My understanding had been that since the physical land space does not move, this digital address would be a permanent figure attached to my property. Now it turns out my digital address has changed when I have not moved house.

Street naming

If you thought it was only the digital addresses that are changing mysteriously, you are wrong. By the time the NABCO property naming gang are done with you the names of well-known and well-established streets are changed and the numbering of the properties on the streets.

I live on a street that has had a name right from when the area was designated a residential area. The plots were numbered with the even numbers on the right and the odd numbers on the left.

Our house, being on the plot that is number ten on the right, was number 20. It has been number 20 for almost fifty years. The NABCO gang arrived at my gate with a plaque that listed our house number as number 53. Someone had decided to start counting the houses on the street from the other end rather than the end that had been used for 60 years.


Once upon a time, I lived in North Labone on a famous street called Soula Loop. I lived in number 14 Soula Loop. Two weeks ago, the house that used to be number 12 Soula Loop all these years, was christened by the NABCO gang, number 16 Soula Close.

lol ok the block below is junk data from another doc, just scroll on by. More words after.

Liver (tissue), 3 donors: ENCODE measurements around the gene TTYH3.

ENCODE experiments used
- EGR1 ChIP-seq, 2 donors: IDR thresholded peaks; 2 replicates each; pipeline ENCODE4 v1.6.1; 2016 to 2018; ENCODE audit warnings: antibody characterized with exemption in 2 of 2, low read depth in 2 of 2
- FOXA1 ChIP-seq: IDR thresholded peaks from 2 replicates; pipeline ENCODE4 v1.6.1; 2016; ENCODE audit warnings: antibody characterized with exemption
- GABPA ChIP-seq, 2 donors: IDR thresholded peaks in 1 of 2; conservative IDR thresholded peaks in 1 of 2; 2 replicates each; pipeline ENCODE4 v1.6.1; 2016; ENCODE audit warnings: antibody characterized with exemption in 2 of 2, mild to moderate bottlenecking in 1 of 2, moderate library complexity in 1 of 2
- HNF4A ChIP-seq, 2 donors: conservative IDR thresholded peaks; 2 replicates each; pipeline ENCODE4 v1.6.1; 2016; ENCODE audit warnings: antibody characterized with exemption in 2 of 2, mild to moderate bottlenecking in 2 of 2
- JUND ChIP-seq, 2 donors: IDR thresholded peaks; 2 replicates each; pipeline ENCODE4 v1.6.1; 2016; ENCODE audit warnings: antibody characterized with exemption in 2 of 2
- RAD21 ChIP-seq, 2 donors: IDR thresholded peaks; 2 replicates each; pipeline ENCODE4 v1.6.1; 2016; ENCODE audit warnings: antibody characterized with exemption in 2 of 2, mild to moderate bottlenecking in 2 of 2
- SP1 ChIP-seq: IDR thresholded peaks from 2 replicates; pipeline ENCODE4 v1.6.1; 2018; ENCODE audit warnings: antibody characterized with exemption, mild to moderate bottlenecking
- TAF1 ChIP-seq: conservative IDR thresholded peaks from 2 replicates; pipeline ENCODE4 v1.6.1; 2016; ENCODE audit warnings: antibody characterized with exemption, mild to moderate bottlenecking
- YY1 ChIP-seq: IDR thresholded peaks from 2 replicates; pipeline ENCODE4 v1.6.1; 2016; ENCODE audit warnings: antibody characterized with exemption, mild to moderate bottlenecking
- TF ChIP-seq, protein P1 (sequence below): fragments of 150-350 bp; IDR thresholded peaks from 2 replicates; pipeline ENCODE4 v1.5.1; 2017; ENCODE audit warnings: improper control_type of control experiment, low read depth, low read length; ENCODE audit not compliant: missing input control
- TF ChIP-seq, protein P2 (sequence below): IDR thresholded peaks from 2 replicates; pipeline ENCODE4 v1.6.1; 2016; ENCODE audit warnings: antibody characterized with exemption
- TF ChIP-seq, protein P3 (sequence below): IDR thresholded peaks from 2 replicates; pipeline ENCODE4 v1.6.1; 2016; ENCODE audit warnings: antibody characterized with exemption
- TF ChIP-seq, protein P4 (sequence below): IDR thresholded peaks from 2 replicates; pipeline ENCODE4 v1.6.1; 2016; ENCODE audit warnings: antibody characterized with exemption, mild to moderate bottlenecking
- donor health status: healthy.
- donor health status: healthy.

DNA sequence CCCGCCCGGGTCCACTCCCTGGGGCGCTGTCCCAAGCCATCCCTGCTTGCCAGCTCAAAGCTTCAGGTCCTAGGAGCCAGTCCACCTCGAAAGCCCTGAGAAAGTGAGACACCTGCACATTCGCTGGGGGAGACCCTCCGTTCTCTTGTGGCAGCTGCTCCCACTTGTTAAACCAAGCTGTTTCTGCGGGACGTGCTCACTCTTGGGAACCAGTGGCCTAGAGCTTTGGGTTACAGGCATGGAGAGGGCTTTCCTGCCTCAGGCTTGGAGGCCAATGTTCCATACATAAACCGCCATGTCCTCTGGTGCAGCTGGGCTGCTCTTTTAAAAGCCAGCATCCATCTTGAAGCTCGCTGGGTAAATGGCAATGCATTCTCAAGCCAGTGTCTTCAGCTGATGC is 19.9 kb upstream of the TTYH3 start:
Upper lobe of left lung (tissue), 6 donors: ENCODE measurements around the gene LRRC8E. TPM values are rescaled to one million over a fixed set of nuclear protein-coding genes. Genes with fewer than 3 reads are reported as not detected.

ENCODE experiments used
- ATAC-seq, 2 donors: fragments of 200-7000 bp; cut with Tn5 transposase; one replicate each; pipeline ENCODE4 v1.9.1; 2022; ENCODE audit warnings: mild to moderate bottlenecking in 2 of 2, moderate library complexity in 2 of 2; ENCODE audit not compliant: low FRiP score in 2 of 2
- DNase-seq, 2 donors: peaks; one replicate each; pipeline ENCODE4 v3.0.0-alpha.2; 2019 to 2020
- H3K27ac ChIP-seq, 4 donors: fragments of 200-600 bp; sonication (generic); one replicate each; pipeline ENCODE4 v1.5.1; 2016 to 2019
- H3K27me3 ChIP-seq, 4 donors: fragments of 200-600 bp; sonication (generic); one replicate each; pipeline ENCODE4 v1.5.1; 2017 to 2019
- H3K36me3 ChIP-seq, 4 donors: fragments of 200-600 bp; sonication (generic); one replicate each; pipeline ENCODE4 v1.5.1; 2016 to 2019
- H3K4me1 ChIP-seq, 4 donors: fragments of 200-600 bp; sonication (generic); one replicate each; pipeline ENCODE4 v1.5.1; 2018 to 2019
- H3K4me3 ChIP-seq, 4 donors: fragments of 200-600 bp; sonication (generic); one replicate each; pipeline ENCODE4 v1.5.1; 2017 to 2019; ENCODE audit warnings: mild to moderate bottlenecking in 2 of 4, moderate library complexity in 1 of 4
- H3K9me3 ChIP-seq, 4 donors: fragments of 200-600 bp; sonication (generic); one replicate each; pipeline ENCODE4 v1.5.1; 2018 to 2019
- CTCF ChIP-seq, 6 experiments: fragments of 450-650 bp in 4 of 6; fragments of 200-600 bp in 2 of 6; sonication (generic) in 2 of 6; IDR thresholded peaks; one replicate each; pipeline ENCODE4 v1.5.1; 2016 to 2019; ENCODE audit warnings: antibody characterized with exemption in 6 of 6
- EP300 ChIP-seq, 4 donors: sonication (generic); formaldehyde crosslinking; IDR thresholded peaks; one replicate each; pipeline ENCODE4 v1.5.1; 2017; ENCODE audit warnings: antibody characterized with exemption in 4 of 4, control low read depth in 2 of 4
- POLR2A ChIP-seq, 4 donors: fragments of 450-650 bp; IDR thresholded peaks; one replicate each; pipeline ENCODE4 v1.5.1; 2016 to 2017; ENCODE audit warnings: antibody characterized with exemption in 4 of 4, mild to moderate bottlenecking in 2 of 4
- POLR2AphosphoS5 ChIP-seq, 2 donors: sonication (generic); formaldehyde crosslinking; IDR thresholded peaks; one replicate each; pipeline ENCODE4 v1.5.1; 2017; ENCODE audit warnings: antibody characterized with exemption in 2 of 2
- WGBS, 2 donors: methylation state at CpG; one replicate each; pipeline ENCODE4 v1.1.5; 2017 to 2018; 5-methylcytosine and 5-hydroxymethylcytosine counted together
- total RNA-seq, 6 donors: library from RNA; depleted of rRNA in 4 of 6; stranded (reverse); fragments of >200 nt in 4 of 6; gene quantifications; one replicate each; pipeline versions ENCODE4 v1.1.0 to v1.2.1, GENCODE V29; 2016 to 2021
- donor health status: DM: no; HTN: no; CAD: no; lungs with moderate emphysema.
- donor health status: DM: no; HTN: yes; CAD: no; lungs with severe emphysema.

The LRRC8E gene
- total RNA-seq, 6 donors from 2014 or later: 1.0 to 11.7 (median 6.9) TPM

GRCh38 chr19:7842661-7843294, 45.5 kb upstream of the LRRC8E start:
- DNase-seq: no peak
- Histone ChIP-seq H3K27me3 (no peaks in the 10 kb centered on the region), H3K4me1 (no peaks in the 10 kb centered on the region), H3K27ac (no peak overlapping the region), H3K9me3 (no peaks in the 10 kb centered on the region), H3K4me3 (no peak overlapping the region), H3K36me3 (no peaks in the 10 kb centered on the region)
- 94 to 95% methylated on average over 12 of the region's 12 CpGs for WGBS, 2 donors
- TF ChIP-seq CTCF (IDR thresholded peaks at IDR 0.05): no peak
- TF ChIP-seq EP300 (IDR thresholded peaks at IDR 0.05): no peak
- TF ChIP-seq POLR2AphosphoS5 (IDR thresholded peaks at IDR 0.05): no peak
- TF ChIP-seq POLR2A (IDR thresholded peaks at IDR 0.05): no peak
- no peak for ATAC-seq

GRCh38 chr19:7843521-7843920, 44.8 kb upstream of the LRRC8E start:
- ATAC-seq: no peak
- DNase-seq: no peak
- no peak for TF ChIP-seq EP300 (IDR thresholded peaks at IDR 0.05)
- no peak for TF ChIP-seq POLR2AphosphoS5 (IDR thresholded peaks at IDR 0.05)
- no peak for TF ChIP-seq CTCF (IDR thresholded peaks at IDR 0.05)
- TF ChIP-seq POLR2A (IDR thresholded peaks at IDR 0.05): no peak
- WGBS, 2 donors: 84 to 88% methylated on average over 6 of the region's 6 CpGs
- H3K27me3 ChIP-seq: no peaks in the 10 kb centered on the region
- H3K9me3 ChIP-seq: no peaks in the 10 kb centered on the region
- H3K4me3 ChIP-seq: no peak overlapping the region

I know how 12 becomes 16 in this numbering process. The developers have been busy in many of the old estates like North Labone where the plots were large, with a little bungalow and a large garden.

Now there would be three townhouses, for example, on plot number eight that used to have one house and instead of naming the three townhouses, 8A, 8B and 8C, they are named 8, 10 and 12. Suddenly house number 12 becomes number 16.

Then, the street that had been known and called Soula Loop from way back in the 1960s is now labelled Soula Close. It might well be that from the layout of the street, the correct language to describe that street would be a close rather than a loop, but surely there must be a better reason for such a dramatic change?

What are house owners supposed to do about their legal documents that list their addresses as 16 Soula Loop and they discover overnight they are now 20 Soula Close?

I have a friend who lives in the Teshie Nungua Estates and the plaque the NABCO people have brought has not only changed his digital address from what the Ghana Post had done more than a year ago, when he checked with the Post Office, he was told the new digital address he’d been given places his house one street away from where his house actually is and they can’t deliver a parcel to using the new digital address.

The NABCO property address people seem to think that the project they are delivering to the public is such a novelty, we would accept whatever they offer us. It seems we are expected to accept our addresses being changed overnight once they tell you this is a government initiative and it is free and you don’t need to pay for it.

The cavalier attitude towards a dramatic change of address can only mean these are people who, in spite of working in a digitalisation project, really think in terms of the blue kiosk option.